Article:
According to oral tradition, the giants challenged Red Horn and his comrades to a game of lacrosse. The giants were led by a female with red hair. The giants lost the game and were killed by Storms-as-He-Walks. However, the red-haired woman is spared and later marries Red Horn.

Aztalan:

In Wisconsin, Mississippian people from Illinois built a village at Aztalan which was surrounded by a fortified palisade with walls 12-19 feet high. The wall surrounded the village, the ceremonial center, and the agricultural fields. There were also interior defensive palisades. This site was the northernmost extension of the Mississippian people.

Labrador:

A thousand years ago, Thule culture groups began to migrate into the Labrador area from Alaska. They were practicing a maritime adaptation which focused on hunting large marine mammals, particularly the bowhead whale. The Thule arrived with dog-drawn sleds, large skin boats (umiaks), and single-man boats (kayaks). With this equipment people and heavy gear could be transported long distances with speed.

In the fall and winter, the people lived in small, subterranean houses built out of stone, sod, wood, and whale bone. During the whaling season, several settlements would pool their resources in a cooperative endeavor.

In the fall, the people would hunt caribou using fences and drives. In the spring they would fish using stone weirs to entrap the fish.  

Trade:

A thousand years ago, Indian people throughout North America had established extensive trade routes which criss-crossed the continent. In North Dakota, for example, Indian people living along the Missouri River were obtaining trade goods from great distances: copper from the Great Lakes region; whelks, marginellas, and olivella from the Gulf Coast or Atlantic Coast areas; freshwater snails from the rivers in the Southeast; steatite from Wyoming and Montana; obsidian from the Yellowstone Park area in Wyoming; dentalium from the Pacific Coast; and catlinite from Minnesota and South Dakota.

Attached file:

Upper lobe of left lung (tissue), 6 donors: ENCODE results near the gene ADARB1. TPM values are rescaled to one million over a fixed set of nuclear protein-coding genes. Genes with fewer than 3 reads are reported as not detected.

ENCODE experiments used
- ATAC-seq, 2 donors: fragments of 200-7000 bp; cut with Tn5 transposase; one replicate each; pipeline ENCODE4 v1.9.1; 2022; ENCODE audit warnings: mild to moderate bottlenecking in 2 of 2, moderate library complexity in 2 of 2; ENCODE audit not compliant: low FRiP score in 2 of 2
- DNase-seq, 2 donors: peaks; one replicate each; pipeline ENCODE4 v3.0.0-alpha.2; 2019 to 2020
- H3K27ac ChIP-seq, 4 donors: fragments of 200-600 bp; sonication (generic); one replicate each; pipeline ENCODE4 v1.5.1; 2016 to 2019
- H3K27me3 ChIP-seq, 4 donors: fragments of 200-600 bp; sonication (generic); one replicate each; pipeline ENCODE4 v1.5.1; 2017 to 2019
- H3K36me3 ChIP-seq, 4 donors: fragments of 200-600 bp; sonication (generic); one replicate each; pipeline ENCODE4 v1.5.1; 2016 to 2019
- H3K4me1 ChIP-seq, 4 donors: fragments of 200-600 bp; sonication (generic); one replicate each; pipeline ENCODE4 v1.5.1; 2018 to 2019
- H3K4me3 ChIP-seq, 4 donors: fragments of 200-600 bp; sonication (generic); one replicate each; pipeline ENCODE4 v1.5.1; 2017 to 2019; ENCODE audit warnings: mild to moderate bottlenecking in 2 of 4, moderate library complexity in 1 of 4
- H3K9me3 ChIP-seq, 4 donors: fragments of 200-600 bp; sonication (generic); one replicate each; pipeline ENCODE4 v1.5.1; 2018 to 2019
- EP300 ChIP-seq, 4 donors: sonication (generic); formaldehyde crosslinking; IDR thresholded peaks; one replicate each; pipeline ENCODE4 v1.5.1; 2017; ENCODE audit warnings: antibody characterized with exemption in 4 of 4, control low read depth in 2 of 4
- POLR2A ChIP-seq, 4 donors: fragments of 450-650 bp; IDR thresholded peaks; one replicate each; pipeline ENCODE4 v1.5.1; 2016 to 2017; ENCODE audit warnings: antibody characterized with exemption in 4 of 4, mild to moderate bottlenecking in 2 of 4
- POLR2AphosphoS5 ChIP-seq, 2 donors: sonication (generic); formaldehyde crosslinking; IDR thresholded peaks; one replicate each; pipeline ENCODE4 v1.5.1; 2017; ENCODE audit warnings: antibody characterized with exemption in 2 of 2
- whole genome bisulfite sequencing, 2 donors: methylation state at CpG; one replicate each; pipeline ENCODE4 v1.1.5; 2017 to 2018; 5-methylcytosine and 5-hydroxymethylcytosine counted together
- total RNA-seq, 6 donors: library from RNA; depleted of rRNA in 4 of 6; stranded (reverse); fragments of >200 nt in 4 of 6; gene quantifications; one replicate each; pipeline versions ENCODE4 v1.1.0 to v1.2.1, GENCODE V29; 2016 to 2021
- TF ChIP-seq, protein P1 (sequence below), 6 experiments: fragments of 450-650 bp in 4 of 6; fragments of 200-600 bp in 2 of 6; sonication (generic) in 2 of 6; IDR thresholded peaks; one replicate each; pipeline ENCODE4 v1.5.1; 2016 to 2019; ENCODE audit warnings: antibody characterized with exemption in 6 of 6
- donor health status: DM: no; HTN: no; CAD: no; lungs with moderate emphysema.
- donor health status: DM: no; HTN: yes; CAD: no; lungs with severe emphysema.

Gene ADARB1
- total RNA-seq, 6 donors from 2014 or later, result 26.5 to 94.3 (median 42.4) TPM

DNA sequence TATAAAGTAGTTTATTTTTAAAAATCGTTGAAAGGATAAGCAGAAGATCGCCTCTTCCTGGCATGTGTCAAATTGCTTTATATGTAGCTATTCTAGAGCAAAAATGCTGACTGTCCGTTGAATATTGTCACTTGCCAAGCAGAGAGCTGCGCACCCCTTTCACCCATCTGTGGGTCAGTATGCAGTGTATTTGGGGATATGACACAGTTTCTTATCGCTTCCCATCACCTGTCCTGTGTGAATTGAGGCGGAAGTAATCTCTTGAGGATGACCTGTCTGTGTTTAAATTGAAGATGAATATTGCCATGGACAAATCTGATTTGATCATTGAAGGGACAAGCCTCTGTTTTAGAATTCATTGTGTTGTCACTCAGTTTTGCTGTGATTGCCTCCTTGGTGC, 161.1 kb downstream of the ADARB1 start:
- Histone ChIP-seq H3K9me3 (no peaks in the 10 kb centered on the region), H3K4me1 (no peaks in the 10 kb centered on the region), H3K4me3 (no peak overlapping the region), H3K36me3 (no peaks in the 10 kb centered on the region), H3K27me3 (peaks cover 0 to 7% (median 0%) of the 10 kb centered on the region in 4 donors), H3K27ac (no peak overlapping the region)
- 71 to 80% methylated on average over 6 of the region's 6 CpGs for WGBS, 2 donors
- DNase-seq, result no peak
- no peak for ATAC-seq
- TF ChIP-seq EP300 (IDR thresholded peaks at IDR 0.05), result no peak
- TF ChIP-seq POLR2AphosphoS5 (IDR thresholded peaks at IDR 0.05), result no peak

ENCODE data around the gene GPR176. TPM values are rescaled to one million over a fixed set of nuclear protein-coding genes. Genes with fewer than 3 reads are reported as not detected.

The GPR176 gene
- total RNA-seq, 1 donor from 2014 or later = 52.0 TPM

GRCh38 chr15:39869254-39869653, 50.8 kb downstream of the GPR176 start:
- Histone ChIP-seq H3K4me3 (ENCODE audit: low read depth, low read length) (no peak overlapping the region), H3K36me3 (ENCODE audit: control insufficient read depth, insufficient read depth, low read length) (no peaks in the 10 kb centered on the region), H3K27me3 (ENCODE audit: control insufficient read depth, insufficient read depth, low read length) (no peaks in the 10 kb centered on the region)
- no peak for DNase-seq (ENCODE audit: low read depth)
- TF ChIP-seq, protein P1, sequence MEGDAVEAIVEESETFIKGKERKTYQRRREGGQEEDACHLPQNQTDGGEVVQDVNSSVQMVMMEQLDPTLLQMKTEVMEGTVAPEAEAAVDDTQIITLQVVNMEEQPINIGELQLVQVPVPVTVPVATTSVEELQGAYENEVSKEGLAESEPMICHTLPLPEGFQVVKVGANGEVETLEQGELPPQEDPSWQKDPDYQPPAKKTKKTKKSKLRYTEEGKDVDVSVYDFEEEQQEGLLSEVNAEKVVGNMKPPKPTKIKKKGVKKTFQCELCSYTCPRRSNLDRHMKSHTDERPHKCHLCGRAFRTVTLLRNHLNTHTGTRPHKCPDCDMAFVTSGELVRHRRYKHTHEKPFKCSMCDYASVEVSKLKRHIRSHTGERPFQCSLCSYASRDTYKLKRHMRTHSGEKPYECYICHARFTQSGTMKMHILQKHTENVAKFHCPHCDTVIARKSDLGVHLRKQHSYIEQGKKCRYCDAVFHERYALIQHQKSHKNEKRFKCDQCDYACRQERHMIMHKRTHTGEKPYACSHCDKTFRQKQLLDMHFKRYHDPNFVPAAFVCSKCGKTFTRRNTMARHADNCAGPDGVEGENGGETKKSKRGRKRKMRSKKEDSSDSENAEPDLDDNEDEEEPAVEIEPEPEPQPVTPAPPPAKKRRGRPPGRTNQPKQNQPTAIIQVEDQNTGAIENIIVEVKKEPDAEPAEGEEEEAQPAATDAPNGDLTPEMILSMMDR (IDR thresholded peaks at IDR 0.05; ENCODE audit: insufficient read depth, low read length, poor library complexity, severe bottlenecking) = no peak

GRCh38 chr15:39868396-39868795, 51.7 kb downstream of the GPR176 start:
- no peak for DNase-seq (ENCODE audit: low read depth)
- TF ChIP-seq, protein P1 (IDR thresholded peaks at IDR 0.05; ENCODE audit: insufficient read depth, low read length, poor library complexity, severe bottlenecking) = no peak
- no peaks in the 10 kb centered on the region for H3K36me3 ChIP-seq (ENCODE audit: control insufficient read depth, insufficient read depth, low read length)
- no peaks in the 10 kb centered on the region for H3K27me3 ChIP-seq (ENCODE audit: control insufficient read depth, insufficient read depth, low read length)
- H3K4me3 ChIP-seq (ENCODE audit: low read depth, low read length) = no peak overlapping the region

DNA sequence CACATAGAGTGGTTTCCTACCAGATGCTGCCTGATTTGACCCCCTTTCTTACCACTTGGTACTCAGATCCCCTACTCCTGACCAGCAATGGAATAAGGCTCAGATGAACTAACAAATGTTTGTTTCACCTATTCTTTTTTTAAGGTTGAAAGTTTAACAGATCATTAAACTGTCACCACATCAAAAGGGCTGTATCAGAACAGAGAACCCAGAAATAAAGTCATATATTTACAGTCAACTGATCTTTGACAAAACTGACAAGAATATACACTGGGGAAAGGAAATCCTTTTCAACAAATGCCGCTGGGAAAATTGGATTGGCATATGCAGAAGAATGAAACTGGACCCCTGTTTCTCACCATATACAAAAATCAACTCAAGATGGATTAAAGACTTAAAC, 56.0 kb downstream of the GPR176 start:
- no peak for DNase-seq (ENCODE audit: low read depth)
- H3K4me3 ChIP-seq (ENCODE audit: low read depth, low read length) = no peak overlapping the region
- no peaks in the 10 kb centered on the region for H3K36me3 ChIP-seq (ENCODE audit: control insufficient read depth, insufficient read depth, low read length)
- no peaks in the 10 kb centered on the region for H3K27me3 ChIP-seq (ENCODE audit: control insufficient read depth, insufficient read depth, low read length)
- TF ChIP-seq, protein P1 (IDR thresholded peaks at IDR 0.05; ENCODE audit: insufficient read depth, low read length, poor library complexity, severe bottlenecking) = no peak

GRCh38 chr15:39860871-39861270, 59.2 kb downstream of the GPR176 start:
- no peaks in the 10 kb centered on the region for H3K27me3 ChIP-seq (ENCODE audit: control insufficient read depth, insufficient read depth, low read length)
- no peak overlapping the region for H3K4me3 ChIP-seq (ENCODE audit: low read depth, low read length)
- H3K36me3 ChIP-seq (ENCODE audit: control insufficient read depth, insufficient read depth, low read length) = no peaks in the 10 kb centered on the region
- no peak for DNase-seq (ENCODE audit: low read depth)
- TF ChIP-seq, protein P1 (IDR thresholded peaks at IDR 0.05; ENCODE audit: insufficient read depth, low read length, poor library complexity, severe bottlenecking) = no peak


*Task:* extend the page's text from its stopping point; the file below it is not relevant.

In Maine, Indian people were obtaining arrowheads and scrapers made from chert from Ramah Bay on the north Labrador coast, from northern Quebec, and from western New York. They were obtaining jasper from Pennsylvania and chalcedony from Nova Scotia. They were also getting copper from western Nova Scotia.

European Contacts:

American Indians a thousand years ago were not isolated from the rest of the world. There were some contacts with people from other continents. Viking voyager Leif Eiriksson, sometimes called “the lucky” visited and settled an area called Vinland which is the northern tip of Newfoundland about 986 CE. Archaeologists have excavated a Norse settlement at L’Anse aux Meadows which dates to this time. The Vikings had some encounters with Native Americans whom they call Skraelings (probably Beothuk.) The colonies were eventually abandoned, due in part to opposition from the Native Americans.

According to one story, Leif and the other Viking warriors fled their village and cowered behind some rocks when the Skraelings attacked. Freydis Eriksdottir, then nearly nine-months pregnant, tore open her blouse to expose her breasts, then picked up a shield and sword dropped by the fleeing Vikings, and counter-attacked. She succeeded in repelling the attack and defending the brave Viking warriors.

In Massachusetts, a Viking group under the leadership of Thorvald, the brother of Leif Eriksson, named  present-day Cape Cod Kiarlanes (Keel-Cape) because it looked like the keel of a ship. The group then arrived at a heavily wooded promontory. Here they found three Indian canoes camouflaged with brush. There was a conflict in which eight Indians were killed and Thorvald was wounded. His wound proved to be fatal and he was buried at a place which the Vikings call Krossanes (Cape of the Cross).

About three years after Thorvald’s voyage, another group of Vikings under the leadership of Thorfinn and Gudrid Karlsefni settled in the northeast. They brought with them livestock and other supplies. The settlement lasted for two years, during which time Gudrid gave birth to a son. The settlement was abandoned because of conflicts with Native Americans.